FBI disabling GPS trackers to comply with Supreme Court ruling


Speaking at the University of San Francisco last Friday, FBI General Counsel Andrew Weissmann said a recent Supreme Court ruling is ushering in a “sea change” within the U.S. Justice Department as the agency moves to disable some 3,000 GPS tracking devices installed underneath vehicles to track their movements—although, in some cases, the FBI has had to seek permission to turn the devices back on briefly so they can be located and removed.

Weissmann’s remarks were first reported in The Wall Street Journal (subscription required).

The FBI’s actions to disable the tracking devices comes in the wake of the Supreme Court’s January 23rd ruling (PDF) in a case against Antoine Jones. The case dates to 2004; Jones was suspected of drug trafficking, and the FBI obtained a warrant to install a GPS tracking device on a Jeep Cherokee registerred to his wife. However, the warrant expired a day before the FBI was able to install the device, and when the agency did manage to install the tracking device, it did so in Maryland rather than the District of Columbia, which was the only jurisdiction covered by the original warrant.

The Justice Department suppressed collection of GPS data while the car was parked at Jones’ residence, but argued that Jones had no reasonable expectation of privacy while driving on public streets. However, the Supreme Court disagreed, finding that the FBI’s use of the tracking device constituted a search under the Fourth Amendment, which guards against “unreasonable” searches and seizures. The Supreme Court even went a step further, ruling the Fourth Amendment still applies when law enforcement personnel trespass on a person’s property to gather information, even if that person has no reasonable expectation of privacy at the time.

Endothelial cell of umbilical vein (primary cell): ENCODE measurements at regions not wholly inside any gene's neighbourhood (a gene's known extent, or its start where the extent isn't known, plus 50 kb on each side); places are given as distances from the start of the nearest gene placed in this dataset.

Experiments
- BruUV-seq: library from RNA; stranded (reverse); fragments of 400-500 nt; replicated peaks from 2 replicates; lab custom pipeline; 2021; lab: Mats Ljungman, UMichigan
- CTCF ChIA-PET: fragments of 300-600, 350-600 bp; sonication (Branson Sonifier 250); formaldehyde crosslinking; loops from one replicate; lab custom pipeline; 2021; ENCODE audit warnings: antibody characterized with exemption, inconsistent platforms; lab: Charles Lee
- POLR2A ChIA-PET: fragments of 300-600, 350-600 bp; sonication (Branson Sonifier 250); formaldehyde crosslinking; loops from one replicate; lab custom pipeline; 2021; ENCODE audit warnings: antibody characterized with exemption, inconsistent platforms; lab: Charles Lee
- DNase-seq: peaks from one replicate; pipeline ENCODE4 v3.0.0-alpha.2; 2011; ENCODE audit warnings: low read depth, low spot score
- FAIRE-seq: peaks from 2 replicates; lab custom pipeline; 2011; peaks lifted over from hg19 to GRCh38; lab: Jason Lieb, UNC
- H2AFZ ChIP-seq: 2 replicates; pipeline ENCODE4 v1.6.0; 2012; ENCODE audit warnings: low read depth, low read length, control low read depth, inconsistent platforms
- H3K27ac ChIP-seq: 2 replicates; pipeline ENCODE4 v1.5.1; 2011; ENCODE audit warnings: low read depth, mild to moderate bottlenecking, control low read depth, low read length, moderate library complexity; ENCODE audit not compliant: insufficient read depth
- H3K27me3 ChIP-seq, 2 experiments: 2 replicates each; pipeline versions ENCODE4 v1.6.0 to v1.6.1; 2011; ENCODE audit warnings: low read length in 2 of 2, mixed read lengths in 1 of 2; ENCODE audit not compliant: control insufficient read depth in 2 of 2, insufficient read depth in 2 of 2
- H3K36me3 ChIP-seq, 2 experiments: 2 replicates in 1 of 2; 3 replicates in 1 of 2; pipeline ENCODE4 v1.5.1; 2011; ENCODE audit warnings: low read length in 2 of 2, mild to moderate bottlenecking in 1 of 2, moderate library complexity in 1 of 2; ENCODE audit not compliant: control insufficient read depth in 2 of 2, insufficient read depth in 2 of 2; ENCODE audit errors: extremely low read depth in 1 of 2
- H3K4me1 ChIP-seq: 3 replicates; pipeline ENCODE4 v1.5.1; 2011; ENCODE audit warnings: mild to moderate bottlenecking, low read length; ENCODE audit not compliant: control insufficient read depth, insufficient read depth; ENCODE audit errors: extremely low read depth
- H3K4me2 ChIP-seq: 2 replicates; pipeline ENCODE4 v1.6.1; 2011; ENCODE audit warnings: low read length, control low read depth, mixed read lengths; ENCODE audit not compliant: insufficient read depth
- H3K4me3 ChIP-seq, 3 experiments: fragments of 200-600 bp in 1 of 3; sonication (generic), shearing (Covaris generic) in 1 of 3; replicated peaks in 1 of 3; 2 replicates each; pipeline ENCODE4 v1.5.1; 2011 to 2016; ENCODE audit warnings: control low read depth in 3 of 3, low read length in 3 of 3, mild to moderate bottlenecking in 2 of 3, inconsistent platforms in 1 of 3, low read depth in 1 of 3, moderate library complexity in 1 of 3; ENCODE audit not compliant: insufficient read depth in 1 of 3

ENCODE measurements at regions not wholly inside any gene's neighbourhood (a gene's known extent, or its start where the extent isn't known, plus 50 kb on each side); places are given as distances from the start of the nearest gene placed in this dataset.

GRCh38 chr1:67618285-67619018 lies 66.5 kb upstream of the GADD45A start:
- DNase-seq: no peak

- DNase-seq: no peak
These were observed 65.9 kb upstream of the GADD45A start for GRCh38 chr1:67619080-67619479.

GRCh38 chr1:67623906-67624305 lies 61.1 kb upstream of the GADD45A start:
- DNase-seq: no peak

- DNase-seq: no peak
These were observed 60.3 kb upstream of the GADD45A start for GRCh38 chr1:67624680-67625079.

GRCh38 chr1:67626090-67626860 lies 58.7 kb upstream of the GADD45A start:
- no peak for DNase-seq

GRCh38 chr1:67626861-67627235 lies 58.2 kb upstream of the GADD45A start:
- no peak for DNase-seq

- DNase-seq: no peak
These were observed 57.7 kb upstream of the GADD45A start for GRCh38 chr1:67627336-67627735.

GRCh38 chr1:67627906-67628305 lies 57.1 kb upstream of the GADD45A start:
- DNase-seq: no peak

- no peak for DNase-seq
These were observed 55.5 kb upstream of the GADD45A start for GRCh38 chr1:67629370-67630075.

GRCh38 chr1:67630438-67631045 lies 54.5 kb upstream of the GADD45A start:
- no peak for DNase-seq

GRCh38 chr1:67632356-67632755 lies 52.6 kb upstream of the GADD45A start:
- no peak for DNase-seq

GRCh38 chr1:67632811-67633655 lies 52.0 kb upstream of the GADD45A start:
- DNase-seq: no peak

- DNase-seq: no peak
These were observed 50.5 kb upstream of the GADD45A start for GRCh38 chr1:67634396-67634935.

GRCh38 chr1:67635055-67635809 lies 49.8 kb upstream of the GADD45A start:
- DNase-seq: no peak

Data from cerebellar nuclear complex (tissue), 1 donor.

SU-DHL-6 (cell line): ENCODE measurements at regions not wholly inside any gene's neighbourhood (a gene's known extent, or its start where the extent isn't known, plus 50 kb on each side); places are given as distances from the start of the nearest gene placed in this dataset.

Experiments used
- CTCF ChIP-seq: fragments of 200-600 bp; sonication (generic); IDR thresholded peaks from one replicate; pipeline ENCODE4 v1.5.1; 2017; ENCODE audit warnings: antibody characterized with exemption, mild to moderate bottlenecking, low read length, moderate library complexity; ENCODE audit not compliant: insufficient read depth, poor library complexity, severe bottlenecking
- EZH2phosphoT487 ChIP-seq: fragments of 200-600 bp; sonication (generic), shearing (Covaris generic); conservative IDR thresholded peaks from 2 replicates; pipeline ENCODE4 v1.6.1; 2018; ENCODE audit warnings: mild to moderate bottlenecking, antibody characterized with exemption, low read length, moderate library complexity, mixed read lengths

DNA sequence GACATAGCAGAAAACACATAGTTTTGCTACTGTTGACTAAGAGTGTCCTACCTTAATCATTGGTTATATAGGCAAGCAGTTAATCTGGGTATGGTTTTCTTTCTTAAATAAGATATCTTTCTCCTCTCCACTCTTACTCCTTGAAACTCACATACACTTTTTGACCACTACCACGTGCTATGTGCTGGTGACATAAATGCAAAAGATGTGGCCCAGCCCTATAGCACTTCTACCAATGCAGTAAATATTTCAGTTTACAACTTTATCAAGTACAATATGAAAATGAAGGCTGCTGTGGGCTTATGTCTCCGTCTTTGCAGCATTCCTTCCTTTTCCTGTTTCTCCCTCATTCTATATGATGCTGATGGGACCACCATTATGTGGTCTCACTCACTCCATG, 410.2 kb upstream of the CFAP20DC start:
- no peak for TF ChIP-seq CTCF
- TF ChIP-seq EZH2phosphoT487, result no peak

As a result of the ruling, Weissmann says the FBI has disabled about 3,000 GPS tracking devices that were in use to track vehicle movements, although he acknowledged in some cases the agency has had to seek court orders to briefly reactivate the devices so they can be located, then removed.

Weissmann noted that the agency is now working on new guidelines and policies regarding deployment of GPS tracking devices, and is considering the implications of the trespass portion of the Supreme Court’s ruling. For instance, Weissman indicated the ruling calls into question whether agents would be committed trespass if they lifted the lid on a garbage can, since the Supreme Court opinion was based on the that attaching a GPS tracking device to a car constitutes trespass. Presumably, the ruling could also impact how the FBI manages devices: for instance, if a tracking device’s battery fails after a warrant expires or outside a jurisdiction, can the FBI change the battery without violating Fourth Amendment rights?

It’s worth noting that Justice Scalia, writing for the majority, maintains the court is not opening new Fourth Amendment protections with its ruling, but merely continuing to apply the understanding of the Fourth Amendment as set down in the Constitution. The Fourth Amendment protects not just a person from unreasonable searches and seizures, but also their houses, papers, and effects. Legal precedent clearly establishes a vehicle as an “effect.”

[Image via Paul Fleet/Shutterstock]

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